Through its history, the business has really focussed on care, craftsmanship and passion, as well as natural and fresh ingredients. And this is where ‘unfakeable’ came from. It is not really a marketing slogan, it’s what we are about. We are a very proud Australian company.
There are not many of us left in the dairy industry as a family business, and we have a fantastic story to tell. We are doing our bit to get out there, so I would encourage consumers to pause and reflect, and buy Australian.
Inside FMCG: How has confusion about Australian-made products affected your business?
That’s a really good question. We feel that there has been confusion out with the previous labelling requirements.
For instance, I think most consumers believe all ice cream is made in Australia. Australia is a dairy nation, so you automatically assume the quality and the provenance of the brands. People don’t really ask, particularly in frozen.
If you do take the time to turn the tub around, you will see that a lot of it is made in the US, Indonesia and Hungary. A lot of the ice cream sold in Australia is imported. And it is what it is – that’s the way some major competitors do business.
However, research we did about a year ago showed that nearly 91 per cent of consumers thought that buying local was important so they can support local farms and businesses. People want to buy Australian and support Australian businesses. We have seen it recently with the increase in branded milk, given the current crisis.
Inside FMCG: What impact do you think the labelling changes will have on this?
It will give consumers more visibility of where their products are made and where the agreements are coming from, and that is important. People want to know, and have the right to know. Therefore, it should be more visible on packs.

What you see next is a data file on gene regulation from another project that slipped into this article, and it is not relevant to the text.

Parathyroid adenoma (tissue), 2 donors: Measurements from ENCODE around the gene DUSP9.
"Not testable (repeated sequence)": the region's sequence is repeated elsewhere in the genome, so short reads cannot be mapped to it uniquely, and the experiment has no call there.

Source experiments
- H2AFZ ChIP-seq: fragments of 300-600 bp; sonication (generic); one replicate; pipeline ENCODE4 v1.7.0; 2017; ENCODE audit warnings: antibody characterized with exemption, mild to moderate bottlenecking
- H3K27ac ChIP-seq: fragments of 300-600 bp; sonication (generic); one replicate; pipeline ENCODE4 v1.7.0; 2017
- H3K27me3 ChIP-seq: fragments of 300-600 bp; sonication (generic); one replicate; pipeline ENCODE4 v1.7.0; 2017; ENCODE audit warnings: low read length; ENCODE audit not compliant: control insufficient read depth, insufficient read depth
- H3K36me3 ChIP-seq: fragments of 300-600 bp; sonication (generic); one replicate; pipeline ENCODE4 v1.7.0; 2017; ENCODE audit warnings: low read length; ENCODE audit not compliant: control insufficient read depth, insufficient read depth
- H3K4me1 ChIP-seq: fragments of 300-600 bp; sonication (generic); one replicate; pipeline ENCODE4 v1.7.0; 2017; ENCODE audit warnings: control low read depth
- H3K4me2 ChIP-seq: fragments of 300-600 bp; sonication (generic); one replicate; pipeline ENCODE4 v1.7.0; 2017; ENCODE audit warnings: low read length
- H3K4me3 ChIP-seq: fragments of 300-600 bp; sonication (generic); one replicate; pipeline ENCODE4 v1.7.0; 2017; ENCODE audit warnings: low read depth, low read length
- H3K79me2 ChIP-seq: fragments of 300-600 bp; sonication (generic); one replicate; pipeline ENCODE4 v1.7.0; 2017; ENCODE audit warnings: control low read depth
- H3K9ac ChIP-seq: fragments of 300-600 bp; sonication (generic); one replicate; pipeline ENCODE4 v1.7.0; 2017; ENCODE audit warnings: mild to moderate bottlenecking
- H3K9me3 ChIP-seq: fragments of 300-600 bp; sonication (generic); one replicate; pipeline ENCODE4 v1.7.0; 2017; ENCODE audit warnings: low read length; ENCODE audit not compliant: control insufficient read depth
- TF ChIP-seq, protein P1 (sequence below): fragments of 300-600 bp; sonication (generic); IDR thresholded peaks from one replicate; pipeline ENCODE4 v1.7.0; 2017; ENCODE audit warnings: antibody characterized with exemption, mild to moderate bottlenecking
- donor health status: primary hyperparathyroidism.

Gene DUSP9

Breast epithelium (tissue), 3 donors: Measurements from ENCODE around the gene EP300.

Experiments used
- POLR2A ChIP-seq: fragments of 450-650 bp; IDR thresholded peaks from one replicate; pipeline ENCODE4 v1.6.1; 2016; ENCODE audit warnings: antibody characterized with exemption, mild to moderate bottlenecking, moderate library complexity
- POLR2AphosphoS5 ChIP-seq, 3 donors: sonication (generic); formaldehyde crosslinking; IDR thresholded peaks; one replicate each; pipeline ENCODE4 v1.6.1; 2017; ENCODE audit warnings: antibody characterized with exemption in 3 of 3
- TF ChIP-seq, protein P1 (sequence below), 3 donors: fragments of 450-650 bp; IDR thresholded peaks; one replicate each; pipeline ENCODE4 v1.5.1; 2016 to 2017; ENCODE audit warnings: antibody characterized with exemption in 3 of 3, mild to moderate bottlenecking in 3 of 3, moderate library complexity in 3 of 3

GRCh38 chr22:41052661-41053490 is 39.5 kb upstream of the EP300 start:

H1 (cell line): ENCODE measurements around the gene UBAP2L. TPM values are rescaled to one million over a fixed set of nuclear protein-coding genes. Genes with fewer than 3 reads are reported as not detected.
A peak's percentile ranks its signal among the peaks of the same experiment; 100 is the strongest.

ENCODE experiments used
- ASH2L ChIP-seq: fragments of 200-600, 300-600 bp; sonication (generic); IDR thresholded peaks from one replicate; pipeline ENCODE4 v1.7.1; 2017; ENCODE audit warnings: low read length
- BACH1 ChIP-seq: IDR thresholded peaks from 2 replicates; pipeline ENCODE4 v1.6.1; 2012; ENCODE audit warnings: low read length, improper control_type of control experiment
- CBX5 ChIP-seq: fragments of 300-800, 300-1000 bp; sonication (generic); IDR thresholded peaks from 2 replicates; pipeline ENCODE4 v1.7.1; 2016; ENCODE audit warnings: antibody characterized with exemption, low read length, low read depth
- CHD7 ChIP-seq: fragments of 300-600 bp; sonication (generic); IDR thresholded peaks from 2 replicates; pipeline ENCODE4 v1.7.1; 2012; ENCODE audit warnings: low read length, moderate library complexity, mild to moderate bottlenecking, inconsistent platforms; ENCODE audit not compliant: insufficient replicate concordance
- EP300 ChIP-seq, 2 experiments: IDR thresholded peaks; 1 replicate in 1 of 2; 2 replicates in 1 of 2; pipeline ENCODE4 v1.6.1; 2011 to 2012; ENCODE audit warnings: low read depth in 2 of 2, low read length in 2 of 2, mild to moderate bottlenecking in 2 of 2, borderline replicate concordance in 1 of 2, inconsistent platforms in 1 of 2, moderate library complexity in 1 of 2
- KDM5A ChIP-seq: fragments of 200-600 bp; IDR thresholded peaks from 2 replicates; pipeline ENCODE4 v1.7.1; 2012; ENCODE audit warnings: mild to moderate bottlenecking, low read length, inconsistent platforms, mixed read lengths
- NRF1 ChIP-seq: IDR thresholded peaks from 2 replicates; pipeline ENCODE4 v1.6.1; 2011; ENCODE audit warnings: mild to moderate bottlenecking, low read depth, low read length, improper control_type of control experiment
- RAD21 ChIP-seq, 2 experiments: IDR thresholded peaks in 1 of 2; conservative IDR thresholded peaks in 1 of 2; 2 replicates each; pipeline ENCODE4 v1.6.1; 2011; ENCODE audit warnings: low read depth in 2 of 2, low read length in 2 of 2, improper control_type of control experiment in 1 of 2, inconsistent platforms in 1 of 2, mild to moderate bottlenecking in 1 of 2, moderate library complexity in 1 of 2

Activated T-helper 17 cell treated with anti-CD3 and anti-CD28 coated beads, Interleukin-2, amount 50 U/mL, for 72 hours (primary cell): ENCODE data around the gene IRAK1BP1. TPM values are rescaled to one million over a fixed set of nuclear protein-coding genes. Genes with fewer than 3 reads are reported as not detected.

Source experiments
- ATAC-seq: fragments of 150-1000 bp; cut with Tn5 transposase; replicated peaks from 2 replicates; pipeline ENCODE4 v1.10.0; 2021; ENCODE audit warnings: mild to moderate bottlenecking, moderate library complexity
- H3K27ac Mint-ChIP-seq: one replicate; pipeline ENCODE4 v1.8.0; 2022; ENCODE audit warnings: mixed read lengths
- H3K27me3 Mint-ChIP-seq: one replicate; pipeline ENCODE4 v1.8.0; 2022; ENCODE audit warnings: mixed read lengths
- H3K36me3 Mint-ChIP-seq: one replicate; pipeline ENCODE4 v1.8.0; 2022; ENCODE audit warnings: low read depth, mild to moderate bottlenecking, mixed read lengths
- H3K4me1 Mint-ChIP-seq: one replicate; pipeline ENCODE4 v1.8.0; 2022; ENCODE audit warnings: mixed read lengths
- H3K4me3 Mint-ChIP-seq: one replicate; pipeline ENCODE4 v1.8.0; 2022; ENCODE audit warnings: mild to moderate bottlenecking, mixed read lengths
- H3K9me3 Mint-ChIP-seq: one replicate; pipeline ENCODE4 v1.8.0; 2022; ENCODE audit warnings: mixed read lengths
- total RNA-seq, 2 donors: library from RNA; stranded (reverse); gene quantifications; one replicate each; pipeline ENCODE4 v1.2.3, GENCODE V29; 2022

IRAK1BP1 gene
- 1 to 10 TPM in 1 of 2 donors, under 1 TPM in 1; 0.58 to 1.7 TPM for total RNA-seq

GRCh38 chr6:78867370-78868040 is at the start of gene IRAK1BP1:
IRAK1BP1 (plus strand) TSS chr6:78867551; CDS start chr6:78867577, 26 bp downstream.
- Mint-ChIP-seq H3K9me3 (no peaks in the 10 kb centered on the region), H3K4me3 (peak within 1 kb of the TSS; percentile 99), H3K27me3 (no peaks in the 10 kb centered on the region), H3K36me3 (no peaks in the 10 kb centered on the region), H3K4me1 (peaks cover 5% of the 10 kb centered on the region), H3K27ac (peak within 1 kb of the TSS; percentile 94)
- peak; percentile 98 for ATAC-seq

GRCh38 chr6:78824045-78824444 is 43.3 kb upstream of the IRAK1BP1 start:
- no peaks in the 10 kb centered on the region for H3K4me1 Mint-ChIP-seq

There is a lot of information on packs, but I think country of origin is important. The new labelling is simple enough so consumers should get it, and hopefully they will take time to read it.
We have started the process with some of our products, but it takes a while… We will have it on all our products as soon as possible. In fact, we have one or two new products coming out that will have the new labelling right away.
We need to be out there showing that our products are Australian made and Australian owned.
Inside FMCG: Has the international demand for Australian owned-and-made products opened up opportunities for you?
Yeah it has. Bulla has always had a relatively small presence internationally – it is between 5 and 7 per cent of our business. But our strategy is to grow that. We have always been an international. It is just about trying to make it work and make it profitable.
What we are seeing more recently is an increasing demand for ‘Brand Australia’ – quality, provenance, sustainability. There has been a lot of interest in our company, our website and the products and their quality, particularly from our Asian markets.
I attended the FHA supplier conference in Singapore a couple of months ago and the demand for Australian produce was clearly visible. The research and media tell us that the opportunities are there and that the government is doing what it can with free trade agreements, so it is really up to suppliers to take advantage of that.
We are increasing the size of our international team. It is relatively small, but we have just appointed our first overseas employees. We are recruiting in Hong Kong, Singapore and Malaysia, which is about starting to expand that area of our business and working with our local partners there.
So the appetite and demand from our Asian consumers primarily is definitely there. We do believe we can take advantage of that because of the provenance and story we have. But equally, it is not our given right to do that. We have to work it, we have to sell it, we have to communicate it and we have to tell consumers about Bulla.
Like I said at the outset, we have been relatively quiet for the past few years, and that’s the whole point of getting our message back out there.
This interview was originally published in the July edition of Inside FMCG. Subscribe now for access to in-depth features, executive interviews, industry analysis and more.